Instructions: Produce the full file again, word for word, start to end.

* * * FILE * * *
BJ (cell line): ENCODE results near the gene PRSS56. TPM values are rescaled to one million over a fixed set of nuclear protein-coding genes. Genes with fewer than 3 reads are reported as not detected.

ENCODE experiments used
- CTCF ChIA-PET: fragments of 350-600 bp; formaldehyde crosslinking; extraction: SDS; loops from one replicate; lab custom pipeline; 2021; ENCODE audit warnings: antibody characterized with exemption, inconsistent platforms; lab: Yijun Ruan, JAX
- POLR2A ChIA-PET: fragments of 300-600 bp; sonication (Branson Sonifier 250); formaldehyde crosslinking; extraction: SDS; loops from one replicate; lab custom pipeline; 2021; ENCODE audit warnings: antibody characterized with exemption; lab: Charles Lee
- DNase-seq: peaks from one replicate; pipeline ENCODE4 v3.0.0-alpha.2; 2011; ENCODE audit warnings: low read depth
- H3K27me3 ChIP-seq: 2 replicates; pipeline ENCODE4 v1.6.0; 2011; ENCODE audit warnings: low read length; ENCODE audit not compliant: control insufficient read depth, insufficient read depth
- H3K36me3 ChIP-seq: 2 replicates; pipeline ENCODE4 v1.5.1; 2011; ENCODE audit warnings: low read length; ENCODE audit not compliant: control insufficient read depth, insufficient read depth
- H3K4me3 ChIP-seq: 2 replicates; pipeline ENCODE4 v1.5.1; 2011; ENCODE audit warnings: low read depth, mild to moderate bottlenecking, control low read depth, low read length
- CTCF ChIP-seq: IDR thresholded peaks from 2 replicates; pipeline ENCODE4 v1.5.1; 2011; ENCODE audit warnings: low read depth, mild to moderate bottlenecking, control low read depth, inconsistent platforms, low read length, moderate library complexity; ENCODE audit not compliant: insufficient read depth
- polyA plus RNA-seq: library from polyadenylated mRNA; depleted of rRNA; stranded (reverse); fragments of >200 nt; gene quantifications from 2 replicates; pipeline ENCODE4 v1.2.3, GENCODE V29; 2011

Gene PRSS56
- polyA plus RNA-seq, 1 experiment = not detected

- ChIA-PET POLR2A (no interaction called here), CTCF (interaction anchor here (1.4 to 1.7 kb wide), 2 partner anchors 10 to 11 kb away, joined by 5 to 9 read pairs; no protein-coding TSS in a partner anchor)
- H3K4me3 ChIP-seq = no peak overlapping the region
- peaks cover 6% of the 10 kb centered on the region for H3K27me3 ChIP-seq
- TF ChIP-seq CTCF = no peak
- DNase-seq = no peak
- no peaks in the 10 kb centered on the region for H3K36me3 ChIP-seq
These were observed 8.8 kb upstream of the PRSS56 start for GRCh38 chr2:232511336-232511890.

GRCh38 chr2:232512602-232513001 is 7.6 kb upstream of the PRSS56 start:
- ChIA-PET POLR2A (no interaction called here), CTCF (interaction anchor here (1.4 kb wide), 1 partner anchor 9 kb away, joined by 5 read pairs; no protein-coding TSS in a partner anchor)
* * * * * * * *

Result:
BJ (cell line): ENCODE results near the gene PRSS56. TPM values are rescaled to one million over a fixed set of nuclear protein-coding genes. Genes with fewer than 3 reads are reported as not detected.

ENCODE experiments used
- CTCF ChIA-PET: fragments of 350-600 bp; formaldehyde crosslinking; extraction: SDS; loops from one replicate; lab custom pipeline; 2021; ENCODE audit warnings: antibody characterized with exemption, inconsistent platforms; lab: Yijun Ruan, JAX
- POLR2A ChIA-PET: fragments of 300-600 bp; sonication (Branson Sonifier 250); formaldehyde crosslinking; extraction: SDS; loops from one replicate; lab custom pipeline; 2021; ENCODE audit warnings: antibody characterized with exemption; lab: Charles Lee
- DNase-seq: peaks from one replicate; pipeline ENCODE4 v3.0.0-alpha.2; 2011; ENCODE audit warnings: low read depth
- H3K27me3 ChIP-seq: 2 replicates; pipeline ENCODE4 v1.6.0; 2011; ENCODE audit warnings: low read length; ENCODE audit not compliant: control insufficient read depth, insufficient read depth
- H3K36me3 ChIP-seq: 2 replicates; pipeline ENCODE4 v1.5.1; 2011; ENCODE audit warnings: low read length; ENCODE audit not compliant: control insufficient read depth, insufficient read depth
- H3K4me3 ChIP-seq: 2 replicates; pipeline ENCODE4 v1.5.1; 2011; ENCODE audit warnings: low read depth, mild to moderate bottlenecking, control low read depth, low read length
- CTCF ChIP-seq: IDR thresholded peaks from 2 replicates; pipeline ENCODE4 v1.5.1; 2011; ENCODE audit warnings: low read depth, mild to moderate bottlenecking, control low read depth, inconsistent platforms, low read length, moderate library complexity; ENCODE audit not compliant: insufficient read depth
- polyA plus RNA-seq: library from polyadenylated mRNA; depleted of rRNA; stranded (reverse); fragments of >200 nt; gene quantifications from 2 replicates; pipeline ENCODE4 v1.2.3, GENCODE V29; 2011

Gene PRSS56
- polyA plus RNA-seq, 1 experiment = not detected

- ChIA-PET POLR2A (no interaction called here), CTCF (interaction anchor here (1.4 to 1.7 kb wide), 2 partner anchors 10 to 11 kb away, joined by 5 to 9 read pairs; no protein-coding TSS in a partner anchor)
- H3K4me3 ChIP-seq = no peak overlapping the region
- peaks cover 6% of the 10 kb centered on the region for H3K27me3 ChIP-seq
- TF ChIP-seq CTCF = no peak
- DNase-seq = no peak
- no peaks in the 10 kb centered on the region for H3K36me3 ChIP-seq
These were observed 8.8 kb upstream of the PRSS56 start for GRCh38 chr2:232511336-232511890.

GRCh38 chr2:232512602-232513001 is 7.6 kb upstream of the PRSS56 start:
- ChIA-PET POLR2A (no interaction called here), CTCF (interaction anchor here (1.4 kb wide), 1 partner anchor 9 kb away, joined by 5 read pairs; no protein-coding TSS in a partner anchor)